The Sunday Times says Boris Johnson, Michael Gove and Jacob Rees-Mogg could take top posts
It is reported that British Prime Minister Theresa May could be forced out of Downing Street if she tries to keep the UK in the EU customs union after Brexit.
The British edition of The Sunday Times says a "dream team" of "three Brexiteers" could be installed instead, with Mrs May's Foreign Secretary Boris Johnson taking her place.
The newspaper claims Michael Gove and Jacob Rees-Mogg would become deputy prime minister and chancellor of the exchequer.
However leave-supporting Tory MPs have been warned to back down from any plan.
British Home Secretary Amber Rudd told Brexiteers the top level of government is "more united than they think" on Britain's departure from the EU, ahead of negotiations on the UK's future relationship with the bloc.
The minister also dismissed recent claims by some of her party colleagues that civil servants, working under Chancellor of the Exchequer Philip Hammond, are agitating for Britain to retain close ties with the EU beyond 2019.
Posting on Twitter, remain-supporting Tory MP Nicholas Soames branded suggestions the trio could assume positions at the top of the British government as "absolute b******s".
A sub-committee of top UK cabinet ministers will meet on Wednesday and Thursday this week to thrash out an agreement on the UK's negotiating stance before the next round of Brexit talks with the EU, on a transitional deal and a future trade agreement.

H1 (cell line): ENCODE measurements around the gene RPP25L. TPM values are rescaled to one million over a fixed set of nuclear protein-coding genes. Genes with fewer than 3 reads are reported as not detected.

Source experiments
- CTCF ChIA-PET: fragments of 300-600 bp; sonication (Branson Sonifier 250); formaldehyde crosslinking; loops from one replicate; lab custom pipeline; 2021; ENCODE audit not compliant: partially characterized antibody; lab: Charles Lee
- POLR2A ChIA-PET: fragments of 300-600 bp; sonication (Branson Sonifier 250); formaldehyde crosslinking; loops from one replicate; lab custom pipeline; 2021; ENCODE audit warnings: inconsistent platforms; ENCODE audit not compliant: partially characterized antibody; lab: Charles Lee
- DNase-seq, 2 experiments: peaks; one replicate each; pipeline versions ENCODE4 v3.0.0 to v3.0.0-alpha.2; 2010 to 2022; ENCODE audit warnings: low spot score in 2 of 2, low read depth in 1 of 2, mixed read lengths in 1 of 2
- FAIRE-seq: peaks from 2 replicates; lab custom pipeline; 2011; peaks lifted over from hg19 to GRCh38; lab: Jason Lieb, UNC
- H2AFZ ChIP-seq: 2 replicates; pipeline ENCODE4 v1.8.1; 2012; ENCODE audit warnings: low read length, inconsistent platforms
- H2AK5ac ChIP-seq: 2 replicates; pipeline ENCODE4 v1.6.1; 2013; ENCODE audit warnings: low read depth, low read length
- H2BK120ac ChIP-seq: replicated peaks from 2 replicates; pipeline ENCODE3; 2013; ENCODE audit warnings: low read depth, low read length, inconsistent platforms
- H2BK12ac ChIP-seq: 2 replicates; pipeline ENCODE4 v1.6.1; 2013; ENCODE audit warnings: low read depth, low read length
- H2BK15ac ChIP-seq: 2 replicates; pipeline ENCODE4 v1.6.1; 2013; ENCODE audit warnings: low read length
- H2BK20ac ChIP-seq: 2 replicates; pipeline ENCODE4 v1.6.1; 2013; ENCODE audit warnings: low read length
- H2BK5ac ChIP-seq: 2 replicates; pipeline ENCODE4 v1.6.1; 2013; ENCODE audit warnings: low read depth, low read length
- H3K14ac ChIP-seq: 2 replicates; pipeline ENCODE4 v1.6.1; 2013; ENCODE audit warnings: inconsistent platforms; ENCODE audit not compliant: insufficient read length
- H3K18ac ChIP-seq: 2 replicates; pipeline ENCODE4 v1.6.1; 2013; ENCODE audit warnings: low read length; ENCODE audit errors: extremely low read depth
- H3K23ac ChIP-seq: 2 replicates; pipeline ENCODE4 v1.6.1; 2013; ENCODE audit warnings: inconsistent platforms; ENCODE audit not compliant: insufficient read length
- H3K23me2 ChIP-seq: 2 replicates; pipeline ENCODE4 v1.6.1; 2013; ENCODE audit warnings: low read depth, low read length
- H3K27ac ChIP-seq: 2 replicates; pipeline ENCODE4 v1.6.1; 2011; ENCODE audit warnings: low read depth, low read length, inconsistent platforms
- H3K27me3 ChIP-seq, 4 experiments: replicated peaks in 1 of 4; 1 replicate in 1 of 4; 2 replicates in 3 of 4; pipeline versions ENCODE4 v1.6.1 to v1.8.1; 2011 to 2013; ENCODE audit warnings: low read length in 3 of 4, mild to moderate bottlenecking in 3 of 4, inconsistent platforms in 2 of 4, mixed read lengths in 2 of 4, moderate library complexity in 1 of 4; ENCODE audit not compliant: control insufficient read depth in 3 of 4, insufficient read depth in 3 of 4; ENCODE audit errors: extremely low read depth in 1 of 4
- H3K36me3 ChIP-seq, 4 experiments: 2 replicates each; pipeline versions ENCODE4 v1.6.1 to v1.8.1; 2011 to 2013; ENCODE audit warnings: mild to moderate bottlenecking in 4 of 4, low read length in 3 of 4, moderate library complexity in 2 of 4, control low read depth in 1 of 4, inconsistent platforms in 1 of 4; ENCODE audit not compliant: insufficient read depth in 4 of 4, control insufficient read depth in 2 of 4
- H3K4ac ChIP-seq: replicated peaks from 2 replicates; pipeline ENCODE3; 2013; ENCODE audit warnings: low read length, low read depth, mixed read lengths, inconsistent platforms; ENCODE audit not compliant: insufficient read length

One of the key issues to be decided by ministers will be whether or not to retain customs arrangements with the EU after Brexit, which could hinder the ability of the UK to sign future trade deals with non-EU countries beyond 2019.
Ahead of those meetings, Ms Rudd told the BBC's Andrew Marr Show: "I have a surprise for the Brexiteers, which is the committee that meets in order to help make these decisions is more united than they think.
"We meet in the committee. We meet privately for discussions. I think that we will arrive at something which suits us all.
"There will be choices to be made within that, but we all want the same thing which is to arrive at a deal which works for the UK."
Ms Rudd refused to comment on suggestions Mr Johnson is being encouraged to offer her the role of chancellor in a future government, should he reach Downing Street.